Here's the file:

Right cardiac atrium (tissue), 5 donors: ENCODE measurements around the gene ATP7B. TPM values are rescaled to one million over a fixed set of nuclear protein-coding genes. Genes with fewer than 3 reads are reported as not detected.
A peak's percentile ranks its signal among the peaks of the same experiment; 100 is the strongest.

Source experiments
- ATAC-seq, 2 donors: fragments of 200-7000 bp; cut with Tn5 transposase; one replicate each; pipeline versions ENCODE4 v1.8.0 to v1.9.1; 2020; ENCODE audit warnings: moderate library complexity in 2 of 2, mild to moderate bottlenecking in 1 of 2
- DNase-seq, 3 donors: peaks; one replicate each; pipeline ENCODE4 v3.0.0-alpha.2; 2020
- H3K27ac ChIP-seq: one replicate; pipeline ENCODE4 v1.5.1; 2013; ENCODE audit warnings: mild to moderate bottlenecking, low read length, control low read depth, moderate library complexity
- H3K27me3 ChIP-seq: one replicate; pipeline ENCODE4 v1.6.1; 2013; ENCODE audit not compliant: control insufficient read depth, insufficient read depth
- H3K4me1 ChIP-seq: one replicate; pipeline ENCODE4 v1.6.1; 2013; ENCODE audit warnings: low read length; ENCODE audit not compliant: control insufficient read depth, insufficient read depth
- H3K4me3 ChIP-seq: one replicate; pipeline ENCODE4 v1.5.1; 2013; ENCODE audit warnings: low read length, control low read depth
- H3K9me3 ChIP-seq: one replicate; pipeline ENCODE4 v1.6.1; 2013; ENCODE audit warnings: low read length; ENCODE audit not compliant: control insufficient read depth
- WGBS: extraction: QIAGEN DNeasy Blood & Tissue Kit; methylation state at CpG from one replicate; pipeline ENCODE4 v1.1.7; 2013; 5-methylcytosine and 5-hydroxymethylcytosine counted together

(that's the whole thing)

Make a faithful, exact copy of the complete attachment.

Right cardiac atrium (tissue), 5 donors: ENCODE measurements around the gene ATP7B. TPM values are rescaled to one million over a fixed set of nuclear protein-coding genes. Genes with fewer than 3 reads are reported as not detected.
A peak's percentile ranks its signal among the peaks of the same experiment; 100 is the strongest.

Source experiments
- ATAC-seq, 2 donors: fragments of 200-7000 bp; cut with Tn5 transposase; one replicate each; pipeline versions ENCODE4 v1.8.0 to v1.9.1; 2020; ENCODE audit warnings: moderate library complexity in 2 of 2, mild to moderate bottlenecking in 1 of 2
- DNase-seq, 3 donors: peaks; one replicate each; pipeline ENCODE4 v3.0.0-alpha.2; 2020
- H3K27ac ChIP-seq: one replicate; pipeline ENCODE4 v1.5.1; 2013; ENCODE audit warnings: mild to moderate bottlenecking, low read length, control low read depth, moderate library complexity
- H3K27me3 ChIP-seq: one replicate; pipeline ENCODE4 v1.6.1; 2013; ENCODE audit not compliant: control insufficient read depth, insufficient read depth
- H3K4me1 ChIP-seq: one replicate; pipeline ENCODE4 v1.6.1; 2013; ENCODE audit warnings: low read length; ENCODE audit not compliant: control insufficient read depth, insufficient read depth
- H3K4me3 ChIP-seq: one replicate; pipeline ENCODE4 v1.5.1; 2013; ENCODE audit warnings: low read length, control low read depth
- H3K9me3 ChIP-seq: one replicate; pipeline ENCODE4 v1.6.1; 2013; ENCODE audit warnings: low read length; ENCODE audit not compliant: control insufficient read depth
- WGBS: extraction: QIAGEN DNeasy Blood & Tissue Kit; methylation state at CpG from one replicate; pipeline ENCODE4 v1.1.7; 2013; 5-methylcytosine and 5-hydroxymethylcytosine counted together